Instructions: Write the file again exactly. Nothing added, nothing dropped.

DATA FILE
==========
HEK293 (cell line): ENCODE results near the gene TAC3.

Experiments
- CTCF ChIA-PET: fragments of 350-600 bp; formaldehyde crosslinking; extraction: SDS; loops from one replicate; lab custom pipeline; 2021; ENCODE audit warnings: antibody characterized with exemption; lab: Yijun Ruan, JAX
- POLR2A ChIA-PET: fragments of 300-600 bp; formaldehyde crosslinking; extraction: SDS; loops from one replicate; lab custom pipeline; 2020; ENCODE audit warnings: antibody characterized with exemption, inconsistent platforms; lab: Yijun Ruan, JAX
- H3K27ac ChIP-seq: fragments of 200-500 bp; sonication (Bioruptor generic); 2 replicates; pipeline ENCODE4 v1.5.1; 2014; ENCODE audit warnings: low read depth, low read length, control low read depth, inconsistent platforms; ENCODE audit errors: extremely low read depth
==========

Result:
HEK293 (cell line): ENCODE results near the gene TAC3.

Experiments
- CTCF ChIA-PET: fragments of 350-600 bp; formaldehyde crosslinking; extraction: SDS; loops from one replicate; lab custom pipeline; 2021; ENCODE audit warnings: antibody characterized with exemption; lab: Yijun Ruan, JAX
- POLR2A ChIA-PET: fragments of 300-600 bp; formaldehyde crosslinking; extraction: SDS; loops from one replicate; lab custom pipeline; 2020; ENCODE audit warnings: antibody characterized with exemption, inconsistent platforms; lab: Yijun Ruan, JAX
- H3K27ac ChIP-seq: fragments of 200-500 bp; sonication (Bioruptor generic); 2 replicates; pipeline ENCODE4 v1.5.1; 2014; ENCODE audit warnings: low read depth, low read length, control low read depth, inconsistent platforms; ENCODE audit errors: extremely low read depth